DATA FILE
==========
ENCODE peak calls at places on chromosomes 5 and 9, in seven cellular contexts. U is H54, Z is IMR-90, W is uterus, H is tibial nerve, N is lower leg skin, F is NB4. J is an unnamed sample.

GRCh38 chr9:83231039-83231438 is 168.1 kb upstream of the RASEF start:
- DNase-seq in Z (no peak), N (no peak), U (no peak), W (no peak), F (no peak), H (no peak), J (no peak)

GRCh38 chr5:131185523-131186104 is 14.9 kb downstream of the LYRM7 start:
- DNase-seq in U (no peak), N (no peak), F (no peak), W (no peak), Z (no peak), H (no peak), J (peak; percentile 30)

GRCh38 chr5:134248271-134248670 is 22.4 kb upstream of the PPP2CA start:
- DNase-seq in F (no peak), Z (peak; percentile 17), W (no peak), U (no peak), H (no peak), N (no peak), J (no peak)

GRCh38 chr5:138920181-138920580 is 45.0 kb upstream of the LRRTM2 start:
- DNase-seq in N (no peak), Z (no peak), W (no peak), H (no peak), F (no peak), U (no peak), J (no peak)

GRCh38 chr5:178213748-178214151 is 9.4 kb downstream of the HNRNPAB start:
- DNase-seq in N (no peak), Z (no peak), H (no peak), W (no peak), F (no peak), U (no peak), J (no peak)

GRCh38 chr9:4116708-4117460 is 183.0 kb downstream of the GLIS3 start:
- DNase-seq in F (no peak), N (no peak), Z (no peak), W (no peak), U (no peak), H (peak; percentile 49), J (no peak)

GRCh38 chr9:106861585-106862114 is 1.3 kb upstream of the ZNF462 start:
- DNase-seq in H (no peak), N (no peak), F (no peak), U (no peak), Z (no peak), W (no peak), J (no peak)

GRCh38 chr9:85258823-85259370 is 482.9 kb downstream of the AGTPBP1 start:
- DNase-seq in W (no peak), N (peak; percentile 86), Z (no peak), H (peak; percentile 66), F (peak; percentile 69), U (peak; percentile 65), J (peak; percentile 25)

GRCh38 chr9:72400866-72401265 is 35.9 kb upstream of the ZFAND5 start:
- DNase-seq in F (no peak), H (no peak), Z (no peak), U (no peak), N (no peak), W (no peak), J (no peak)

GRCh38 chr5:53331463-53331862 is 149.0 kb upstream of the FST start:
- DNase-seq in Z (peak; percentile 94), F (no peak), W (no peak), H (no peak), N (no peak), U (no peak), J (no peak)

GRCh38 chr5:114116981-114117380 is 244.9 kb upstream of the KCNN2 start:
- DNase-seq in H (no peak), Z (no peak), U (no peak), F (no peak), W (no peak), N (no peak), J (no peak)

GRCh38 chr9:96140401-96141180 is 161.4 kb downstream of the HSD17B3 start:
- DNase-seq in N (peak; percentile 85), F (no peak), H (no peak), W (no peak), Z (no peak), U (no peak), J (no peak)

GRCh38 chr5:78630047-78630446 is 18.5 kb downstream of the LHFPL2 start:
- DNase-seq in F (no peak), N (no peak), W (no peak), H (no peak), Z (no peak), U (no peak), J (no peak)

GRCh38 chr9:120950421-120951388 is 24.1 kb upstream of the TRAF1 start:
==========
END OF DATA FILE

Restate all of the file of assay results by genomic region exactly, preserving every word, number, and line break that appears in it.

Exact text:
ENCODE peak calls at places on chromosomes 5 and 9, in seven cellular contexts. U is H54, Z is IMR-90, W is uterus, H is tibial nerve, N is lower leg skin, F is NB4. J is an unnamed sample.

GRCh38 chr9:83231039-83231438 is 168.1 kb upstream of the RASEF start:
- DNase-seq in Z (no peak), N (no peak), U (no peak), W (no peak), F (no peak), H (no peak), J (no peak)

GRCh38 chr5:131185523-131186104 is 14.9 kb downstream of the LYRM7 start:
- DNase-seq in U (no peak), N (no peak), F (no peak), W (no peak), Z (no peak), H (no peak), J (peak; percentile 30)

GRCh38 chr5:134248271-134248670 is 22.4 kb upstream of the PPP2CA start:
- DNase-seq in F (no peak), Z (peak; percentile 17), W (no peak), U (no peak), H (no peak), N (no peak), J (no peak)

GRCh38 chr5:138920181-138920580 is 45.0 kb upstream of the LRRTM2 start:
- DNase-seq in N (no peak), Z (no peak), W (no peak), H (no peak), F (no peak), U (no peak), J (no peak)

GRCh38 chr5:178213748-178214151 is 9.4 kb downstream of the HNRNPAB start:
- DNase-seq in N (no peak), Z (no peak), H (no peak), W (no peak), F (no peak), U (no peak), J (no peak)

GRCh38 chr9:4116708-4117460 is 183.0 kb downstream of the GLIS3 start:
- DNase-seq in F (no peak), N (no peak), Z (no peak), W (no peak), U (no peak), H (peak; percentile 49), J (no peak)

GRCh38 chr9:106861585-106862114 is 1.3 kb upstream of the ZNF462 start:
- DNase-seq in H (no peak), N (no peak), F (no peak), U (no peak), Z (no peak), W (no peak), J (no peak)

GRCh38 chr9:85258823-85259370 is 482.9 kb downstream of the AGTPBP1 start:
- DNase-seq in W (no peak), N (peak; percentile 86), Z (no peak), H (peak; percentile 66), F (peak; percentile 69), U (peak; percentile 65), J (peak; percentile 25)

GRCh38 chr9:72400866-72401265 is 35.9 kb upstream of the ZFAND5 start:
- DNase-seq in F (no peak), H (no peak), Z (no peak), U (no peak), N (no peak), W (no peak), J (no peak)

GRCh38 chr5:53331463-53331862 is 149.0 kb upstream of the FST start:
- DNase-seq in Z (peak; percentile 94), F (no peak), W (no peak), H (no peak), N (no peak), U (no peak), J (no peak)

GRCh38 chr5:114116981-114117380 is 244.9 kb upstream of the KCNN2 start:
- DNase-seq in H (no peak), Z (no peak), U (no peak), F (no peak), W (no peak), N (no peak), J (no peak)

GRCh38 chr9:96140401-96141180 is 161.4 kb downstream of the HSD17B3 start:
- DNase-seq in N (peak; percentile 85), F (no peak), H (no peak), W (no peak), Z (no peak), U (no peak), J (no peak)

GRCh38 chr5:78630047-78630446 is 18.5 kb downstream of the LHFPL2 start:
- DNase-seq in F (no peak), N (no peak), W (no peak), H (no peak), Z (no peak), U (no peak), J (no peak)

GRCh38 chr9:120950421-120951388 is 24.1 kb upstream of the TRAF1 start: